Fischer The Rebel

Fischer The Rebel

| 67 | Strategy

His whole life, Robert James Fischer was fighting against someone or something. Thousands of books, articles and videos have been produced to describe the outlandish behavior of the chess genius. It is difficult to count all the social, moral, and ethical rules that Fischer broke during his volatile lifespan.

Nevertheless, while a well-known chess saying insists that the way a person plays chess reflects his personality, here we have a major exception. In chess, Fischer was always an aristocrat. His style was logical, pure, and aesthetically pleasing. 

Yet, like any truly great chess player, Fischer knew when he had to obey the general laws of chess and when he could break them to his advantage.

Today we are going to analyze some games in which Fischer rebelled against some major rules of chess.

Please remember, as I mentioned in this article, some games are not suitable for inexperienced players. These games can cause real harm if you try to blindly apply the major exceptions therein in your games.

Viewer discretion is advised!

The opening is all about development.

It is difficult to find a more important chess rule! Yet look at the following position from Fischer's play:

It looks like Black's moves were played by a beginner! Indeed, White has practically finished developing while Black has barely started getting his pieces out.

The position is wide open, and it feels like in about 10 moves White is going to checkmate the Black king with a beautiful sacrifice.

However, look at what happened in Fischer's games. Not only did he score 3.0/3 in the above-mentioned position, in one of the games, it was all over after just 10 more moves!

What's the method in Fischer's madness?

White's pawn structure on the queenside is completely ruined, and the overextended e5 pawn is weak. Meanwhile, Black doesn't have clear weaknesses. Add Black's extra pawn into the mix, and you can see why so many grandmasters have taken up the Poisoned Pawn variation of the Sicilian Defense.

Should you play similarly in your games? Absolutely not! Fischer found a major exception that probably occurs once in 10,000 games.

At least your odds are better than winning the lottery!

If you try to completely ignore the development of your pieces, the consequences are not going to be pretty!

Keep your king safe!

This is another rule you don't want to bend. Since the ultimate goal of chess is to checkmate the opponent's king, you really want to keep your monarch in a safe, cozy place.

In most cases,castlinghelps to achieve this goal. Now take a look at Fischer'scastlingin the following game; it looks anything but safe!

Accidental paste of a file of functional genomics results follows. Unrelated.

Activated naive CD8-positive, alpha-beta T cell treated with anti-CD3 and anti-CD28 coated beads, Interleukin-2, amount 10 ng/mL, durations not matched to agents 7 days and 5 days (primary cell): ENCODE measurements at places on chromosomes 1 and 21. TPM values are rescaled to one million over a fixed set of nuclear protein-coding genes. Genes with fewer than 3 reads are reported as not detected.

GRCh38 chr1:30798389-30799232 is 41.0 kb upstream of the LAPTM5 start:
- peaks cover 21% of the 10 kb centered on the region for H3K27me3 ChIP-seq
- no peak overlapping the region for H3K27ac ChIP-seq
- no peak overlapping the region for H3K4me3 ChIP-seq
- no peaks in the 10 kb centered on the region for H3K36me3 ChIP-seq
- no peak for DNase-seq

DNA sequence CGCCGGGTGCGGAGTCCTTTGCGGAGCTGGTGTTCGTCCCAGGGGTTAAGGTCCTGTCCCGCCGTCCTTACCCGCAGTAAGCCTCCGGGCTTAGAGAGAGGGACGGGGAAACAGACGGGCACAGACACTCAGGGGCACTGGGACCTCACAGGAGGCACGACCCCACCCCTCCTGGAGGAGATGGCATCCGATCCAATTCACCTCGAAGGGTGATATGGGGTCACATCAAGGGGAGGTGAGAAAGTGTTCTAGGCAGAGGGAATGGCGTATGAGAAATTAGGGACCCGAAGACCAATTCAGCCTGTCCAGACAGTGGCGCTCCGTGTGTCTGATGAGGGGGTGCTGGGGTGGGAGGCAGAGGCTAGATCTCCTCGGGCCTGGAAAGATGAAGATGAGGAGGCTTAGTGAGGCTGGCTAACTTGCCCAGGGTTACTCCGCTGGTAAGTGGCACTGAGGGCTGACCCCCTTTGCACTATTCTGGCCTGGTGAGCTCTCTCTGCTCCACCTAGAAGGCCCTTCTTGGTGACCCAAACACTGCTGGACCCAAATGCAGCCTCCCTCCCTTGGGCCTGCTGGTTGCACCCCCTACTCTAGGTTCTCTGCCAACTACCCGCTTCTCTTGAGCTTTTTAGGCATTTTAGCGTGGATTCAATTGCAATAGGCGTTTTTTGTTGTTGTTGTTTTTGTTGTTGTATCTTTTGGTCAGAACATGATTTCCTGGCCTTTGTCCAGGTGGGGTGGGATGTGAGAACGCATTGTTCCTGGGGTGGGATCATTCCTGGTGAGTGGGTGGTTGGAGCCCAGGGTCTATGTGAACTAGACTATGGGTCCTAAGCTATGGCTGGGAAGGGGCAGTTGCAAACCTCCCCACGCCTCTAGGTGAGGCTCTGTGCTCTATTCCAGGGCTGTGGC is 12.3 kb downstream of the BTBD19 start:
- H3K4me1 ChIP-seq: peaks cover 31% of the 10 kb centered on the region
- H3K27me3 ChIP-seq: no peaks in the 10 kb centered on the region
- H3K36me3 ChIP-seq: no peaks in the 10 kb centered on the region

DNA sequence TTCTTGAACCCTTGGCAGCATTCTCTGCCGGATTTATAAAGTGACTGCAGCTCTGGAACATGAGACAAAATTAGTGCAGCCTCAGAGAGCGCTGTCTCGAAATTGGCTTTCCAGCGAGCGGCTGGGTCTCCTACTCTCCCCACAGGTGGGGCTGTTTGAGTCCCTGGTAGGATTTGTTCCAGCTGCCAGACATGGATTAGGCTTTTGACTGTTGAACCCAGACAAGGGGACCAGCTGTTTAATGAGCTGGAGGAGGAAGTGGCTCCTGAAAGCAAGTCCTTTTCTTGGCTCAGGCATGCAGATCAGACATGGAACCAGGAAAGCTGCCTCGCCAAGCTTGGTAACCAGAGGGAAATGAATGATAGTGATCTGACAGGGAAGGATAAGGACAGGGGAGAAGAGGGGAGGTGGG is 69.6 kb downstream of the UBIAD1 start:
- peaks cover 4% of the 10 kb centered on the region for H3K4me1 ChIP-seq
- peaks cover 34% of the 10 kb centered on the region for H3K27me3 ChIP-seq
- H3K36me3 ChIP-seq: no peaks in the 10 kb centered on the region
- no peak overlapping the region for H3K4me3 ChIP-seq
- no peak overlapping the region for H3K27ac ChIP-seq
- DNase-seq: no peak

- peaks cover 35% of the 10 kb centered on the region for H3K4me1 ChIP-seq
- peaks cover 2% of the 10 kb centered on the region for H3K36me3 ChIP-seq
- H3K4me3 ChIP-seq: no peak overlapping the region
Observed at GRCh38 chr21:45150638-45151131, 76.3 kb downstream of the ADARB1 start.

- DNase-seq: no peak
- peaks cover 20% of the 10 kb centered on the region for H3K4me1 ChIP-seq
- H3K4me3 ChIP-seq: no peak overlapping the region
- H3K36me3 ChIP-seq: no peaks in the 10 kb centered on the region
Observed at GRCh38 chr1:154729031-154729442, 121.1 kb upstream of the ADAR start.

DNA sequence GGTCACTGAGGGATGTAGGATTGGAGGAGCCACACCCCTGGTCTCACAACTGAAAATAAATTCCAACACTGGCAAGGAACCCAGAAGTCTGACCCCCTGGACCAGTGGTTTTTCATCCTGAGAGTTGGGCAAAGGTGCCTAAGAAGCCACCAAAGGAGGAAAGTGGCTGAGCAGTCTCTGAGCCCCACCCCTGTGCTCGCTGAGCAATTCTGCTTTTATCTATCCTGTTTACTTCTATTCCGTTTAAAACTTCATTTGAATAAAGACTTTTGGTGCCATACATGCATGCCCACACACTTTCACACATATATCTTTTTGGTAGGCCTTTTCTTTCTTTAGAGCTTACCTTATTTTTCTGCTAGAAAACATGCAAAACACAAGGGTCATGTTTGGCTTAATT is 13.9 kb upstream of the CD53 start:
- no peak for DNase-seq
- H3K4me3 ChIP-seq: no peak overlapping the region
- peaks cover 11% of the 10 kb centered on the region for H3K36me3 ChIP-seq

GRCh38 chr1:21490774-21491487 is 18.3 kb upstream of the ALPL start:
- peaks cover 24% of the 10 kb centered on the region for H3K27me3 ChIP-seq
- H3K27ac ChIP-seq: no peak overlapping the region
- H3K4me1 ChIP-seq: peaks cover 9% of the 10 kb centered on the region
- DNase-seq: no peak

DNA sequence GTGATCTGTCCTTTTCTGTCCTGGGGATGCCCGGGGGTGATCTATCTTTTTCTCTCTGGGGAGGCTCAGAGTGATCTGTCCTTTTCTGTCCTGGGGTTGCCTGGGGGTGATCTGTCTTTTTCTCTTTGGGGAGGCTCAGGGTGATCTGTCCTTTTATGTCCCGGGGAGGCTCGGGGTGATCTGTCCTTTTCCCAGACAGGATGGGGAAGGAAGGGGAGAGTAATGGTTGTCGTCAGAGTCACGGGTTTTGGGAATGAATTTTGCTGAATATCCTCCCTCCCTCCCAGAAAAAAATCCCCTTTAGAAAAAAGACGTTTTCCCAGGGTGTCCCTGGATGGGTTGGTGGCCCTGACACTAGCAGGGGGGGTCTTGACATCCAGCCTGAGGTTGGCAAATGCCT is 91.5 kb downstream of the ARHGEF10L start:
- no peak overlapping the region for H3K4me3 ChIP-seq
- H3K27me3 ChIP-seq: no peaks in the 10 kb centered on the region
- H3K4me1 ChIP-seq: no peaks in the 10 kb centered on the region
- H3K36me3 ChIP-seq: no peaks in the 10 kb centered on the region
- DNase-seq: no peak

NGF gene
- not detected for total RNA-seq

What's the method in Black's madness? Fischer gives the following comment in his book, My 60 Memorable Games

"Petrosian and Tal both happened to stroll by the board at this instant. Petrosian made a wry face which looked to me like 'Can Black do this and live?'
Black's 'ugly' defense is based on sound positional considerations: once he can consolidate, there is a strong potential in the two bishops coupled with his beautifully posted Knight and compact pawn mass. These assets, in the long run, hopefully, should outweigh the temporary weakness of his king and the immobile target on e6."

World Champion Tigran Petrosian

Should you play similar moves in your games? Maybe. Especially if both players castle on the same side.

In this case, you can play Kh8, Rg8 and even use the 'g' file to attack your opponent's King. Here is another classical game that demonstrates the concept:

Do not trade your good pieces for your opponent's bad pieces!

This basic rule of positional play was not just broken in the following iconic game, it was practically embarrassed!

We have a classic example of "good knight" vs. "bad bishop", and yet Fischer trades his best piece for his opponent's worst one!
What's the method in Fischer's madness?

Here is GM Robert Byrne's funny observation from the match.

"This brought the house down! GM Miguel Najdorf jumped up and started shouting, 'My God!! He's crazy!! Such a knight! My God! How can he give such a knight for such a terrible bishop?'

GM Miguel Najdorf

Of course, no one else understood Bobby the way I did. You see I played a lot with Bobby and analyzed with him at length.

You see Bobby loved bishops. According to the way he played chess, Bobby was just driving the nails into the coffin. The bishop may look bad but it's not. The position is open. The c5-knight is great but it blocks the open c-file. Finally, the d3-bishop is so much superior to a knight when there are pawns on both sides of the board. Bobby was just using his principles."

Should you play similar moves in your games? Yes! Unlike the first two examples of breaking the chess rules, this one is relatively safe.

Therefore, even if you misjudge the position and break the rule in a situation where you were supposed to obey it, the consequences are not going to be so severe. You are not going to lose the game right away.

I would like to conclude this article with some simple advice. Exceptions from the general, time-proven rules of chess are not very common. When you have urge to break such rules, most probably you are wrong!

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